Two months after adding two more Olympic medals to her resume, U.S. cross-country star Jessie Diggins took her hardware to Capitol Hill, where she was among several winter Olympians to lobby members of Congress to act on climate change.
“Winning a gold medal for me was the catalyst for becoming an advocate,” says Diggins in the latest episode of On Her Turf’s LeadHER series. “I was like, great, I have this platform. What can I do that’s actually meaningful and important? And what could be more meaningful and important than trying my very best to help protect this is planet.”
Diggins met with several lawmakers, including Senate Majority Leader Chuck Schumer, D-N.Y., and Sen. Lisa Murkowski, R-Alaska, on April 29 as a representative for the non-profit group Protect Our Winters, whose mission is to give a national voice to the outdoor sports community and the climate issues that affect them.
“I like to say that as skiers, we’re kind of the canaries in the coal mine, because we’re seeing (climate change) first,” explains Diggins, who was particularly struck by the lack of snow during a recent training trip to Rovaniemi, Finland. “It was not what it was supposed to be like, in a place that could always count on natural snowfall in the past years, which is why we were there training.
“That was a really scary wake up for me, because I’d always known climate change is a problem. It’s real, I believe the science of course, but to see firsthand, you know, someplace like the Arctic Circle, which you would assume would be safe. To see it melting was really, really scary.”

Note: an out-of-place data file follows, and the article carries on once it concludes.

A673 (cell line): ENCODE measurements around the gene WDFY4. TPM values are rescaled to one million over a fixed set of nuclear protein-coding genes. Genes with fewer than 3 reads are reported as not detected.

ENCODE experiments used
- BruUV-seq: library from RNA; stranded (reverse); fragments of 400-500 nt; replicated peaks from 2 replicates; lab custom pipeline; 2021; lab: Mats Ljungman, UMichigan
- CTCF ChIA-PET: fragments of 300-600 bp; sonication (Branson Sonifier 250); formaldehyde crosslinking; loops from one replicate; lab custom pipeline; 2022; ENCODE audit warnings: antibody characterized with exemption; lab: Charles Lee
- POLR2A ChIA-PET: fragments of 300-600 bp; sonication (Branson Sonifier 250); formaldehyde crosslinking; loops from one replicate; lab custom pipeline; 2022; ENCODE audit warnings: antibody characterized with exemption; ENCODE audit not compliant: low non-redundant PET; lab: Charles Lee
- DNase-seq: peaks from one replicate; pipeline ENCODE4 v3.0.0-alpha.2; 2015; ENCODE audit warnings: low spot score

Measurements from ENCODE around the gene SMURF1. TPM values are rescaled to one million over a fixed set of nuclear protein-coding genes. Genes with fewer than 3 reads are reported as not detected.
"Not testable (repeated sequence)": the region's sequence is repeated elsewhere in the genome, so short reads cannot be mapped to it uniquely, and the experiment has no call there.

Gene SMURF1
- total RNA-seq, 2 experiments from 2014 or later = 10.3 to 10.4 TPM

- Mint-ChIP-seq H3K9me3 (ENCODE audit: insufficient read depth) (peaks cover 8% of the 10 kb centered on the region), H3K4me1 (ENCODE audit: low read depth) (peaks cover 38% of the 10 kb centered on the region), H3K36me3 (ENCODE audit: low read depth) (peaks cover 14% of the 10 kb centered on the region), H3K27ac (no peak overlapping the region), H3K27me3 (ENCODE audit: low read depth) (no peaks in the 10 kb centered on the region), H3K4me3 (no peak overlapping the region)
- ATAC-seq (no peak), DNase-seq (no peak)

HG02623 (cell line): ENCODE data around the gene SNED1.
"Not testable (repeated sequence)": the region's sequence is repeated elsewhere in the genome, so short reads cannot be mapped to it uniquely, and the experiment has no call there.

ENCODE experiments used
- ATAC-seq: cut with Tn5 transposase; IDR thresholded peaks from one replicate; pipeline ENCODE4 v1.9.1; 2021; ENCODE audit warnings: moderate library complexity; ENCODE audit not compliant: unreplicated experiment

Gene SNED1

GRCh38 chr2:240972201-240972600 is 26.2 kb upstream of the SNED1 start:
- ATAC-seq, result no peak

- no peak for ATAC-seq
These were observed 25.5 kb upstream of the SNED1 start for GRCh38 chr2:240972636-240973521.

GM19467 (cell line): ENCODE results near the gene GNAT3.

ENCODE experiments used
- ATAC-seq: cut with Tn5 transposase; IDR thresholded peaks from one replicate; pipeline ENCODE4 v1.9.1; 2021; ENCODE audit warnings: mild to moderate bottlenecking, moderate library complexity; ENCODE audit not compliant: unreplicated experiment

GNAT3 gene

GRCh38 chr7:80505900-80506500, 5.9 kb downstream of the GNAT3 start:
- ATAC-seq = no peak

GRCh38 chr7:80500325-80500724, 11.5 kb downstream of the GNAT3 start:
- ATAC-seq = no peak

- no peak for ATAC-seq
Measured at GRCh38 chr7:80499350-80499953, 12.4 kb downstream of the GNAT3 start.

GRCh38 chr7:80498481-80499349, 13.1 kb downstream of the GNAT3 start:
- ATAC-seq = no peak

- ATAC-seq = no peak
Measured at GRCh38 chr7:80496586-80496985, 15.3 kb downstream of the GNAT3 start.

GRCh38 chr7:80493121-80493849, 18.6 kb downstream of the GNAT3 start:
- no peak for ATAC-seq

Diggins and her fellow athletes, including Nordic combined athlete Jared Shumate, cross country skier Gus Schumacher and two-time gold medalist freestyle skier David Wise, pushed for solutions that ranged from updates to the nation’s power grid to an increase in production of electric vehicles.
“When I talk to lawmakers in D.C., it’s important to say, ‘I know this is tough. I know it’s challenging,'” noted Diggins, who hails from Afton, Minnesota. “But I think it’s important to make sure we’re giving our very best effort and to really honestly go forward with every ounce of energy that we have and because I just don’t want to look back and have regrets.”
That leave-it-all-on-the-course mentality has fueled Diggins throughout her career and was on full display in her medal-winning Olympic performances, highlighted by her historic win in 2018 with teammate Kikkan Randall in the team sprint, marking the first-ever gold medal for the U.S. in cross-country and first-ever medal for U.S. women in the sport. In February in Beijing, she won silver in the women’s 30-kilometer mass start free and bronze in the sprint freestyle.
“I was trying to race with a lot of courage,” said Diggins, whose courageous efforts also include her role as an ambassador for The Emily Program, a national leader for eating disorder recovery where Diggins sought treatment as an 18-year-old in an intensive day program. Now 30, she wears the program’s logo on her hat during every competition.
“For me, it really stems from the desire to cross the finish line with nothing left,” adds Diggins, who won the 2021 overall World Cup title. “I want to be so tired that it can’t even stand up, so that I know in my heart, I gave everything I had towards my very best effort.
“I think the same thing applies to climate change. I think we can all look forward with courage and do our very best efforts so that we know that we have tried everything we can.”